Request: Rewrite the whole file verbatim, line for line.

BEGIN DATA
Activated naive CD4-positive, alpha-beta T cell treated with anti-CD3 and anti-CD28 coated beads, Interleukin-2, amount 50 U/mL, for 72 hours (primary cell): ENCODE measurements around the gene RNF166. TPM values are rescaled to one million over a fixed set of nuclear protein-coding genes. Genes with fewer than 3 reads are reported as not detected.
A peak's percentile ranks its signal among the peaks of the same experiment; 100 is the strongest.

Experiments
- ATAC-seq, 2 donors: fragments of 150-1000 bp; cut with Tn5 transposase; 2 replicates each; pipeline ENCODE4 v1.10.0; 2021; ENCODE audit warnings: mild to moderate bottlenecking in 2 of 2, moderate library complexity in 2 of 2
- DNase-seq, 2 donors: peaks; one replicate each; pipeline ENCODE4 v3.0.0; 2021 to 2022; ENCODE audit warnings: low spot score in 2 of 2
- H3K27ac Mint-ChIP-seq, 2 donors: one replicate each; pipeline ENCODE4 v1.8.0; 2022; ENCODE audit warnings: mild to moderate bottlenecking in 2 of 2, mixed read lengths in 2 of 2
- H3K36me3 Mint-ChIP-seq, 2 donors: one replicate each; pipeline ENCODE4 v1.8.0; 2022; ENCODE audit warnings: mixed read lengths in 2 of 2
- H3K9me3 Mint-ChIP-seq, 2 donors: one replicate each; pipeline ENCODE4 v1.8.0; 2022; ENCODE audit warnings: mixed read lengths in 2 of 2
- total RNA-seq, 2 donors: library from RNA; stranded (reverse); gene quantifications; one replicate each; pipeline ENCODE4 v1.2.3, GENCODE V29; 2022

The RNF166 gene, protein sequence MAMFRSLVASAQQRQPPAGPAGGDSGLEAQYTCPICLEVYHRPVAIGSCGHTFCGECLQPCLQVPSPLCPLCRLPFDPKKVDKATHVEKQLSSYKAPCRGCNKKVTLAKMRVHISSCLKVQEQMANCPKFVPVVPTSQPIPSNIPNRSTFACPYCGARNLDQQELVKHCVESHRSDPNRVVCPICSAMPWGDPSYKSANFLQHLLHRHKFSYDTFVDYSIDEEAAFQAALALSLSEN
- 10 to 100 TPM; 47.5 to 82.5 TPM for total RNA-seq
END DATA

Activated naive CD4-positive, alpha-beta T cell treated with anti-CD3 and anti-CD28 coated beads, Interleukin-2, amount 50 U/mL, for 72 hours (primary cell): ENCODE measurements around the gene RNF166. TPM values are rescaled to one million over a fixed set of nuclear protein-coding genes. Genes with fewer than 3 reads are reported as not detected.
A peak's percentile ranks its signal among the peaks of the same experiment; 100 is the strongest.

Experiments
- ATAC-seq, 2 donors: fragments of 150-1000 bp; cut with Tn5 transposase; 2 replicates each; pipeline ENCODE4 v1.10.0; 2021; ENCODE audit warnings: mild to moderate bottlenecking in 2 of 2, moderate library complexity in 2 of 2
- DNase-seq, 2 donors: peaks; one replicate each; pipeline ENCODE4 v3.0.0; 2021 to 2022; ENCODE audit warnings: low spot score in 2 of 2
- H3K27ac Mint-ChIP-seq, 2 donors: one replicate each; pipeline ENCODE4 v1.8.0; 2022; ENCODE audit warnings: mild to moderate bottlenecking in 2 of 2, mixed read lengths in 2 of 2
- H3K36me3 Mint-ChIP-seq, 2 donors: one replicate each; pipeline ENCODE4 v1.8.0; 2022; ENCODE audit warnings: mixed read lengths in 2 of 2
- H3K9me3 Mint-ChIP-seq, 2 donors: one replicate each; pipeline ENCODE4 v1.8.0; 2022; ENCODE audit warnings: mixed read lengths in 2 of 2
- total RNA-seq, 2 donors: library from RNA; stranded (reverse); gene quantifications; one replicate each; pipeline ENCODE4 v1.2.3, GENCODE V29; 2022

The RNF166 gene, protein sequence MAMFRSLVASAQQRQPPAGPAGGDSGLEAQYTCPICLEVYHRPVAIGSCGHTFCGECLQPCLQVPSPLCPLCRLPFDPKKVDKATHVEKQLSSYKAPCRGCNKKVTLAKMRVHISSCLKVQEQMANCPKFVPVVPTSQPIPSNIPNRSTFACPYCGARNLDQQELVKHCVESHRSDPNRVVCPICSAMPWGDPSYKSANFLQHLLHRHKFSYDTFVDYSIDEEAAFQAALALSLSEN
- 10 to 100 TPM; 47.5 to 82.5 TPM for total RNA-seq